The LASER Alliance, hosted by RoSPA, is committed to helping children and young people learn about safety by experiencing risk. Experiencing risk is essential in order to develop the skills to cope with all that life throws at them, whether they are learning to cross the road, helping to build a den in the woods or knowing what to do in an emergency. The Alliance was officially launched earlier this year at an event bringing together safety education practitioners from across the country – and the choice of venue could not have been more fitting.

Bristol Lifeskills became the first safety centre to receive accreditation through a new RoSPA and Department of Health scheme in 2007. Based at The CREATE Centre, Hotwells, it uses realistic settings such as a house, building site and zebra crossing to help children and other members of the community learn more about home, road and leisure safety. A variety of settings, resembling snippets of real life, help to stress the importance of assessing risks and dealing with potential hazards or difficult situations. The centre provided an ideal backdrop to the LASER Alliance event that attracted around 50 delegates who were keen to network with other members from across the UK. Workshop leaders and delegates representing annual safety events, schools, colleges, universities, fire and rescue, and police services, local authorities, permanent safety centres, driving academies, private and voluntary sector organisations and utility companies, help to reinforce RoSPA’s guiding principle that life should be “as safe as necessary, not as safe as possible” through varied activities.

The new Alliance includes members of two former practical safety education projects – CSEC (Child Safety Education Coalition) and LASER (Learning About Safety by Experiencing Risk). Members teach children and young people how to avoid injury by managing risk and in so doing help them to fulfil their full potential as adults.

Gas Safety Trust RoSPA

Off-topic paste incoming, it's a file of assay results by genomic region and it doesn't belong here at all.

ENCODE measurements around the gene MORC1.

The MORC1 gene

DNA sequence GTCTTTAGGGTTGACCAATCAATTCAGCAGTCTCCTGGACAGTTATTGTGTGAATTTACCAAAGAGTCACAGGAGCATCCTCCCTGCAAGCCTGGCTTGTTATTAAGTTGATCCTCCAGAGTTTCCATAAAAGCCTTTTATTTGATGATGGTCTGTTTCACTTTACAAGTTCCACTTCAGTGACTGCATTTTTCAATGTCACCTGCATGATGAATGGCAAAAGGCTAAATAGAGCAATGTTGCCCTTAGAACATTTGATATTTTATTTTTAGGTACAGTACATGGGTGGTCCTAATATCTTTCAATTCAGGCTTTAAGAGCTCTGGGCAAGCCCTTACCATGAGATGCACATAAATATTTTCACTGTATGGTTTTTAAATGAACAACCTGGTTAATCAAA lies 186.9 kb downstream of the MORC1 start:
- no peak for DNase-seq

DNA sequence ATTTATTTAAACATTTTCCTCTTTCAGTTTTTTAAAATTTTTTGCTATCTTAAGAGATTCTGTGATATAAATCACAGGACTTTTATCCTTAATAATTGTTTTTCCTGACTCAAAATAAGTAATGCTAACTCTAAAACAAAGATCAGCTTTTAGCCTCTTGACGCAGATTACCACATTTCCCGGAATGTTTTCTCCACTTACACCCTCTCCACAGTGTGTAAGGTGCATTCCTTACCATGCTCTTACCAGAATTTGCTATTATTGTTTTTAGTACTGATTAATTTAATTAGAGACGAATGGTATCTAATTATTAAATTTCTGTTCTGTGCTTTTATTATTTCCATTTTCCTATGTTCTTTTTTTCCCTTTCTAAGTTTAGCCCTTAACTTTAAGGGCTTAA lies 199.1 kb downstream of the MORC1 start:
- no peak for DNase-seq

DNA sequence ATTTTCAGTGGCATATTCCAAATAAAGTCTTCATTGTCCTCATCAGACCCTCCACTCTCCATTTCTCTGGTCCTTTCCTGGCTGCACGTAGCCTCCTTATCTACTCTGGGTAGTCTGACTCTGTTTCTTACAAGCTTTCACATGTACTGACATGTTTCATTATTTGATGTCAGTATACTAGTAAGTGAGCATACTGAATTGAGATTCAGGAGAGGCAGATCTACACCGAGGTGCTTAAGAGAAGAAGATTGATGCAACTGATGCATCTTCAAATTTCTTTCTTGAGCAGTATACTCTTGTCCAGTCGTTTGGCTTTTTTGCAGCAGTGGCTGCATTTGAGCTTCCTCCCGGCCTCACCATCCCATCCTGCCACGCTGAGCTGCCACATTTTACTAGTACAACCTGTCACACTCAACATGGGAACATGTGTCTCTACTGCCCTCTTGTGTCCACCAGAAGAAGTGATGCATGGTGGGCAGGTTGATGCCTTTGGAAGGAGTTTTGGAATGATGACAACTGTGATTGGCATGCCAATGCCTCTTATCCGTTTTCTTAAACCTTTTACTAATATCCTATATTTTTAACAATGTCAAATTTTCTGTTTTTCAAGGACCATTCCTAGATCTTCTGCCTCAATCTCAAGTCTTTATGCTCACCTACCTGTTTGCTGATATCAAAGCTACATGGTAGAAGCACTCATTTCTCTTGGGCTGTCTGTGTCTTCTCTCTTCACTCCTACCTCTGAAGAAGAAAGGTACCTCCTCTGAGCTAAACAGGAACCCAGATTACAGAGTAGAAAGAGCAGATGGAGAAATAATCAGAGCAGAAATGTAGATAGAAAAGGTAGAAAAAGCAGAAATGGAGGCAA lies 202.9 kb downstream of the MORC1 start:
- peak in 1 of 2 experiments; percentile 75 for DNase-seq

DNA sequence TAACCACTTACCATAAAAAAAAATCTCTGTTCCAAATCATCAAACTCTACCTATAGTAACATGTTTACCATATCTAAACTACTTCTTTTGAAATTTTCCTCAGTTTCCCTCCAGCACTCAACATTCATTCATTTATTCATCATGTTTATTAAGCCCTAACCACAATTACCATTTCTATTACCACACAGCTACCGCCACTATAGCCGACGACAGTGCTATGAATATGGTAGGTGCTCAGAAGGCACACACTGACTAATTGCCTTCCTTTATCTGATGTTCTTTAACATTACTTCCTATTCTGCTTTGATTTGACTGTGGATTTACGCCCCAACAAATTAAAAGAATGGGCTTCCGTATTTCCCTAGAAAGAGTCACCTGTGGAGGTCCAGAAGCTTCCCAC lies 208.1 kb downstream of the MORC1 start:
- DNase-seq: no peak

At the first LASER Alliance event, from left, ErrolTaylor, RoSPA's deputy chief executive; Dr Mary Benwell, a trustee and past chair of the Gas Safety Trust and Andy Townsend, general manager of Bristol Lifeskills.

Among the speakers at the event, where the LASER Alliance’s three-year sponsorship deal with the Gas Safety Trust was announced, were Errol Taylor, RoSPA’s deputy chief executive; Andrea Kennedy from Brockenhurst College; Dave Evans from Riskwatch: Nottinghamshire Fire and Rescue Service; Ceri Kingston, from The Royal Life Saving Society UK (RLSS); Sophie Hepworth from Wealden District Council; Dr Elizabeth Towner from the University of the West of England; and Julie Evans from DangerPoint, North Wales. A series of workshop sessions followed covering a range of practical safety education topics, which opened up a forum for debate and discussion. Delegates also had the opportunity to share experiences and pick up tips on how best to work together.

The main messages to come out of the day were:

  • The importance of gathering evidence to better contribute to casualty reduction and to use it to drive accident prevention campaigns
  • A move towards encouraging children to become more “risk aware” as opposed to “risk averse”
  • Working to help parents support their children to take more responsibility for their safety, by letting them learn by experiencing risk
  • Helping directors of public health to realise that practical safety education is crucial in the public health arena, by encouraging directors of public health to look at local accident prevention plans.